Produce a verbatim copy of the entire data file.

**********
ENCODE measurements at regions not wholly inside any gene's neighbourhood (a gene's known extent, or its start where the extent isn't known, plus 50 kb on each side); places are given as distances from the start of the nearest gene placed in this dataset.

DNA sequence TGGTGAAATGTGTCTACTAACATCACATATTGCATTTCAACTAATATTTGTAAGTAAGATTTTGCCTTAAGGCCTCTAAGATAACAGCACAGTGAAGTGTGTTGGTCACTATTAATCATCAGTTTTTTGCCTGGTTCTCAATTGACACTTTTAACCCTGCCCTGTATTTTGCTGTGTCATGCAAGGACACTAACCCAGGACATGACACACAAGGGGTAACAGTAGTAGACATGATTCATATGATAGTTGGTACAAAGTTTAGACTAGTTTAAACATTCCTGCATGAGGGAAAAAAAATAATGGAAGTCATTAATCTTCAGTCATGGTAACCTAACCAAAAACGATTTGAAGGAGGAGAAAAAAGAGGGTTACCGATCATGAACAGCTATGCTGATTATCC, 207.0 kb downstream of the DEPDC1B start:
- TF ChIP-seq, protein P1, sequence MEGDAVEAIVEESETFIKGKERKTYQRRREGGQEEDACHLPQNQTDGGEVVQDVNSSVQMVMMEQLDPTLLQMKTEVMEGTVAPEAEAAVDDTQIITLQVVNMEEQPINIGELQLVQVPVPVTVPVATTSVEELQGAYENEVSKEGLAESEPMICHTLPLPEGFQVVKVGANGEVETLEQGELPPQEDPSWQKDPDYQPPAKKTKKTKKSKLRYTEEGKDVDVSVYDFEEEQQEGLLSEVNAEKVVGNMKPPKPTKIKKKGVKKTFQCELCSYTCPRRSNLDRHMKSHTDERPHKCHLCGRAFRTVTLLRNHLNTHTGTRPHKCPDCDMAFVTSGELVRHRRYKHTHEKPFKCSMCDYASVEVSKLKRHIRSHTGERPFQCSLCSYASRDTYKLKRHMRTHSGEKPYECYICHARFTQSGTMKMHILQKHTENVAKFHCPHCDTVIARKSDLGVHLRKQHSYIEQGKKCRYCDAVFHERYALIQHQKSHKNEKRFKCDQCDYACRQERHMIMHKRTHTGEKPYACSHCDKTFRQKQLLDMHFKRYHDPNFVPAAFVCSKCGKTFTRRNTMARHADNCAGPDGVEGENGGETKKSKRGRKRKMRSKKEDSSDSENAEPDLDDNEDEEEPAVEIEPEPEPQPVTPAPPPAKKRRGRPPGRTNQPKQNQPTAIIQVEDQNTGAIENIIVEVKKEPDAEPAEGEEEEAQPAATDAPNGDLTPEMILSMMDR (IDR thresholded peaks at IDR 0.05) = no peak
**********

ENCODE measurements at regions not wholly inside any gene's neighbourhood (a gene's known extent, or its start where the extent isn't known, plus 50 kb on each side); places are given as distances from the start of the nearest gene placed in this dataset.

DNA sequence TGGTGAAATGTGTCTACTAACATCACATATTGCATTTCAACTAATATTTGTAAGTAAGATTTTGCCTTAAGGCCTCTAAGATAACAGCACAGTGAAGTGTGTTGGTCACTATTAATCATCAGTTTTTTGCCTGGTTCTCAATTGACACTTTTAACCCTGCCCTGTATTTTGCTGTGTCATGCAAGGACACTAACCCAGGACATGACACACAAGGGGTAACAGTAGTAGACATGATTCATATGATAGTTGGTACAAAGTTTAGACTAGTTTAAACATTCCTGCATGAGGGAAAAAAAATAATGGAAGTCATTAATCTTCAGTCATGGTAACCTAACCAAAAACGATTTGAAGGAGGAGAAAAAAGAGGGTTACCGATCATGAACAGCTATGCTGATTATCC, 207.0 kb downstream of the DEPDC1B start:
- TF ChIP-seq, protein P1, sequence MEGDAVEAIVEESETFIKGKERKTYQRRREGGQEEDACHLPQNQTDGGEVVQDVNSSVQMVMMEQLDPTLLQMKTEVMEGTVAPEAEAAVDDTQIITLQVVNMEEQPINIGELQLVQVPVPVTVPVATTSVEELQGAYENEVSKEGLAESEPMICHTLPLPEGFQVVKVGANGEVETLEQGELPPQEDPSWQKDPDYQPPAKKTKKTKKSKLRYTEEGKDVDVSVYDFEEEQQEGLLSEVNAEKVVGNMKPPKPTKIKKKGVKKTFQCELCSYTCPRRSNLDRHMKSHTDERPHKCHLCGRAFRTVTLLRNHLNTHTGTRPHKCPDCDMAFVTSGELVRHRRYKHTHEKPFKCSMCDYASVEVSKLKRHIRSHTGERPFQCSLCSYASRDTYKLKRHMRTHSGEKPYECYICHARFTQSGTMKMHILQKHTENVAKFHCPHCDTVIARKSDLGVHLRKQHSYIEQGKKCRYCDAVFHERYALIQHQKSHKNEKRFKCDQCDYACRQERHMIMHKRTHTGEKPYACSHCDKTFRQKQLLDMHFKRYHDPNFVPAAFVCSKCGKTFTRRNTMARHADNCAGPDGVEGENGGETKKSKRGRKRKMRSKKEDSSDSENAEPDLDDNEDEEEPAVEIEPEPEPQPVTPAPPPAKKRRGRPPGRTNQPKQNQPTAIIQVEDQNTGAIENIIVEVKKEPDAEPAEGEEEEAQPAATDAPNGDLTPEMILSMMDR (IDR thresholded peaks at IDR 0.05) = no peak